As part of London’s Pride celebration, a rehearsed reading of Tarell Alvin McCraney’s ‘Wig Out’ was performed at the National Theatre on the 7th July; a battle for supremacy between two of New York’s Drag Houses: House of Diabolique and House of Light. *click*

Incisive, snappy, funny, McCraney has crafted dialogue that careers at a hundred miles an hour and offers us a slice in ‘cultural time’ which, as we’re reminded at the play’s outset, will have become antiquated by the end of the evening.

McCraney brings to us the fabulous Rey Rey, alpha matriarch, classy and elegant we’re witness to her brutal cutting at the show’s climax, the Cinderella Ball. Who will be her successor and sit next to Lucian as Mother, in the House of Light? *click*

Stage direction and RnB lyrics seamlessly punctuate the onslaught of verbal exchanges and are performed by a trio of female singer-actors collectively known as the ‘Three Fates’, McCraney’s nod to Greek Mythology.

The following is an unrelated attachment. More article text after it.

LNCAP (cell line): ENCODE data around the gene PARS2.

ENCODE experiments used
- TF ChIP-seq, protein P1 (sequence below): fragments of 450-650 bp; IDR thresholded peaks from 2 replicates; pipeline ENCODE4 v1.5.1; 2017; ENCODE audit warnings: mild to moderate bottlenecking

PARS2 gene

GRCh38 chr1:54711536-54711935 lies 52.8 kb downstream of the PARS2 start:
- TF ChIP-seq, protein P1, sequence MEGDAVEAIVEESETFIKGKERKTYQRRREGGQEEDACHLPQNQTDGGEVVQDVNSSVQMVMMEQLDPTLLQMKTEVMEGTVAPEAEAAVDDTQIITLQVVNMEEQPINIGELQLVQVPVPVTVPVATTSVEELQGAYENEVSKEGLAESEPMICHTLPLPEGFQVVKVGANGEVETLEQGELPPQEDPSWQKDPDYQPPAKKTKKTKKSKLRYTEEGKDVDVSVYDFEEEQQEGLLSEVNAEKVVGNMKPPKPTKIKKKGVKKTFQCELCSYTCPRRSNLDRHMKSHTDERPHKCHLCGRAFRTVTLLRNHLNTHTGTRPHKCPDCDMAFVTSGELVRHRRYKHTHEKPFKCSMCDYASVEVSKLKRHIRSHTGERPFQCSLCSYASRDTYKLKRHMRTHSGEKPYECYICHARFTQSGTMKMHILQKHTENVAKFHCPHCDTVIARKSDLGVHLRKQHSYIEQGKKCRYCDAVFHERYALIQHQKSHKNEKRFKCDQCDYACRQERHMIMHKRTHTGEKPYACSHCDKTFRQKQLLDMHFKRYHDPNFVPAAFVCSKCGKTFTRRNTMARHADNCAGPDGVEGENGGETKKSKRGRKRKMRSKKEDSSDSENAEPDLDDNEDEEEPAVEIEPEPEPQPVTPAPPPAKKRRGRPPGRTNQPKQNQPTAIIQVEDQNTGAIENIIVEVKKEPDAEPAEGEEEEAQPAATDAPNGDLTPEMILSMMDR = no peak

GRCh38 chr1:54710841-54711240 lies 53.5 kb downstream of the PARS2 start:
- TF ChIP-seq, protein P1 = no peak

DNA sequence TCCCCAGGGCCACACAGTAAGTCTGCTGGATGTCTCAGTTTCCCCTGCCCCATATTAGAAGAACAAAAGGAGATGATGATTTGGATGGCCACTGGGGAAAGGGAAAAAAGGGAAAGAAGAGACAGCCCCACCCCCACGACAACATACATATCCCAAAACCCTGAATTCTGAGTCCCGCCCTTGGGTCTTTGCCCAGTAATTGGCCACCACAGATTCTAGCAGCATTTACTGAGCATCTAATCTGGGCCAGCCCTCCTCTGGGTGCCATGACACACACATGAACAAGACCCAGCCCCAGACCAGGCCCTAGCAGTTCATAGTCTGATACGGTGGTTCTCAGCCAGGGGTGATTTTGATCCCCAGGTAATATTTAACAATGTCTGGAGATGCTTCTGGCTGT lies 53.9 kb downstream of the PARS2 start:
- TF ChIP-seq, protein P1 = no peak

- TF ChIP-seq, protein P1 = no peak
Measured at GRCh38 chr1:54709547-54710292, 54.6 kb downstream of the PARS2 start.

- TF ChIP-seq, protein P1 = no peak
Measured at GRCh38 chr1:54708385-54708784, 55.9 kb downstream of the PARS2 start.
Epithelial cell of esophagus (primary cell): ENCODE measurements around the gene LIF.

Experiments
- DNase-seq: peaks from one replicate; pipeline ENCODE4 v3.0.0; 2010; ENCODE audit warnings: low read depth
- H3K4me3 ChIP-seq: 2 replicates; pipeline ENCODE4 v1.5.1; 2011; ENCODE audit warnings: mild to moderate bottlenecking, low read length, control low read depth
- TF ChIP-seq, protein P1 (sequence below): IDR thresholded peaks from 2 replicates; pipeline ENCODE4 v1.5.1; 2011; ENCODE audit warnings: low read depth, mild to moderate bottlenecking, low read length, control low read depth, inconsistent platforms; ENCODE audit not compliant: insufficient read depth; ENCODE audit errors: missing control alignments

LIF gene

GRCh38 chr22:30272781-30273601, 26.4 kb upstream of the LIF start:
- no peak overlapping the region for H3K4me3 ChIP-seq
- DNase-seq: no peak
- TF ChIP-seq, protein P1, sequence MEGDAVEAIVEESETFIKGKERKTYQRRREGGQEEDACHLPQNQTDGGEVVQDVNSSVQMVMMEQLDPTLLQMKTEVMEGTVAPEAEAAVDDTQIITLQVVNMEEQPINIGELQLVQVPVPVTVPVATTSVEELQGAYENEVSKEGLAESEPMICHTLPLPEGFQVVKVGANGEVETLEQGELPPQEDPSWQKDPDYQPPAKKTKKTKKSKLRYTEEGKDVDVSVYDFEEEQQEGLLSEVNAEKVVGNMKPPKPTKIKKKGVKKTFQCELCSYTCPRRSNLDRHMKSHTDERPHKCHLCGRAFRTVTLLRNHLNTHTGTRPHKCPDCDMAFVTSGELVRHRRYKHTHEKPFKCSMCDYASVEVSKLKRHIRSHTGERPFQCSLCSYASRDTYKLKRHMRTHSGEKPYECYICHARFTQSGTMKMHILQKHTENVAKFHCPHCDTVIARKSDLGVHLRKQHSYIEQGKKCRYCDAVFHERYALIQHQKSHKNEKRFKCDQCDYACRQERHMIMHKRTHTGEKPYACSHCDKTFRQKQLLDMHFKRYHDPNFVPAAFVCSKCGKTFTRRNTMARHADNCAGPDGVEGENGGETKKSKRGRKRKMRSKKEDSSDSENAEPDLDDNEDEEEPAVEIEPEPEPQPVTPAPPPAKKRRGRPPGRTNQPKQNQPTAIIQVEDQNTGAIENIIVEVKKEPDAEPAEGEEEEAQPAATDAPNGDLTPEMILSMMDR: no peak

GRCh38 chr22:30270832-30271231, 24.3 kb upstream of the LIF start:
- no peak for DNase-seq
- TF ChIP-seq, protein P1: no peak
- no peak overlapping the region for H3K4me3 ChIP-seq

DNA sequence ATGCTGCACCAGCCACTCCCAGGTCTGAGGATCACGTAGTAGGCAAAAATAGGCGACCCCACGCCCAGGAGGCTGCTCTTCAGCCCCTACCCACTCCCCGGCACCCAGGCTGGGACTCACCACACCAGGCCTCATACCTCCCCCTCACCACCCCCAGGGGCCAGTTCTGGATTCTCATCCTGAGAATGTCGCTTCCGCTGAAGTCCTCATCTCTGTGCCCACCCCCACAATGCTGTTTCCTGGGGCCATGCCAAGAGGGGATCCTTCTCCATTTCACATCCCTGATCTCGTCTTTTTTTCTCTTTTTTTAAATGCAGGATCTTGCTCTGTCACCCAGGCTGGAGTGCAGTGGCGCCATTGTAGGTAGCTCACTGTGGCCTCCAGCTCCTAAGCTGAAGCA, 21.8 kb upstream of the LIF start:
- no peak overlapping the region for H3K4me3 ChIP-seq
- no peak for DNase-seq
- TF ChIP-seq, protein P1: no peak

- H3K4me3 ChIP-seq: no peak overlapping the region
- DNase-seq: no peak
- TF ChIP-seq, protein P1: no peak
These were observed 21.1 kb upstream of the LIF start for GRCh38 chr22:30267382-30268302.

The ensemble of actors had freedom from McCraney, to shape the characters and develop their own narrative. “…thank God for queer actors…” said McCraney’s after-show Q&A, regarding the rate of linguistic evolution within the scene.

Venus, ‘The Face’. She brought it, we bought it; Craig Stein’s Beyoncé-inspired appearance at the Cinderella Ball was the impressively draw-dropping climax this performance deserved.

Wig Out marries the bold and brash to the subtly suggestive, performed at a packed Lyttelton Theatre to an audience that appreciated each and every intricacy, and you knew it, from the opening scene to production’s finale.

If you have an opportunity to see Wig Out [again], you absolutely need to; I’m pretty sure it will be a whole new experience [again], and [another] great performance.